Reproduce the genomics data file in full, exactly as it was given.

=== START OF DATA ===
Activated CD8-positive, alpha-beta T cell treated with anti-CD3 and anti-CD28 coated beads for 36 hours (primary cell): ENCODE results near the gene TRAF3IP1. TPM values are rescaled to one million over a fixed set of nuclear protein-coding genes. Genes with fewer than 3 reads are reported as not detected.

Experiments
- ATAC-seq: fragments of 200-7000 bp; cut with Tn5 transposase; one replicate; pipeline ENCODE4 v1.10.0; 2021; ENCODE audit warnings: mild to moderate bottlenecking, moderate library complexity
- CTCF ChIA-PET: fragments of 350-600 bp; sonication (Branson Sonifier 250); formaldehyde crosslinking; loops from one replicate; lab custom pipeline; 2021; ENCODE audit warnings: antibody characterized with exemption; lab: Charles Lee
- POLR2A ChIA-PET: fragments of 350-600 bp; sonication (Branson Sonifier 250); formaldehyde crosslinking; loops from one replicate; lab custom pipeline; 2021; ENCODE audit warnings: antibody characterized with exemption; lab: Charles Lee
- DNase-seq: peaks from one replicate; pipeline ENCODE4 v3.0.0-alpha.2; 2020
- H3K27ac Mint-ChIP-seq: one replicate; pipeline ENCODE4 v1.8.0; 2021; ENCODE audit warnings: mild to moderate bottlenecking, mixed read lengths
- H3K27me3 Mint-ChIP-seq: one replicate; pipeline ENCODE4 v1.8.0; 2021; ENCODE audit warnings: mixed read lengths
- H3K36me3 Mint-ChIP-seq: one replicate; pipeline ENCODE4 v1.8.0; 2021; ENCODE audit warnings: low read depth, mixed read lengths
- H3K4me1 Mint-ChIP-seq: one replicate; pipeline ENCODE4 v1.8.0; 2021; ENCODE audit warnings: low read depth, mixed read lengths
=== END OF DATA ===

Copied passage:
Activated CD8-positive, alpha-beta T cell treated with anti-CD3 and anti-CD28 coated beads for 36 hours (primary cell): ENCODE results near the gene TRAF3IP1. TPM values are rescaled to one million over a fixed set of nuclear protein-coding genes. Genes with fewer than 3 reads are reported as not detected.

Experiments
- ATAC-seq: fragments of 200-7000 bp; cut with Tn5 transposase; one replicate; pipeline ENCODE4 v1.10.0; 2021; ENCODE audit warnings: mild to moderate bottlenecking, moderate library complexity
- CTCF ChIA-PET: fragments of 350-600 bp; sonication (Branson Sonifier 250); formaldehyde crosslinking; loops from one replicate; lab custom pipeline; 2021; ENCODE audit warnings: antibody characterized with exemption; lab: Charles Lee
- POLR2A ChIA-PET: fragments of 350-600 bp; sonication (Branson Sonifier 250); formaldehyde crosslinking; loops from one replicate; lab custom pipeline; 2021; ENCODE audit warnings: antibody characterized with exemption; lab: Charles Lee
- DNase-seq: peaks from one replicate; pipeline ENCODE4 v3.0.0-alpha.2; 2020
- H3K27ac Mint-ChIP-seq: one replicate; pipeline ENCODE4 v1.8.0; 2021; ENCODE audit warnings: mild to moderate bottlenecking, mixed read lengths
- H3K27me3 Mint-ChIP-seq: one replicate; pipeline ENCODE4 v1.8.0; 2021; ENCODE audit warnings: mixed read lengths
- H3K36me3 Mint-ChIP-seq: one replicate; pipeline ENCODE4 v1.8.0; 2021; ENCODE audit warnings: low read depth, mixed read lengths
- H3K4me1 Mint-ChIP-seq: one replicate; pipeline ENCODE4 v1.8.0; 2021; ENCODE audit warnings: low read depth, mixed read lengths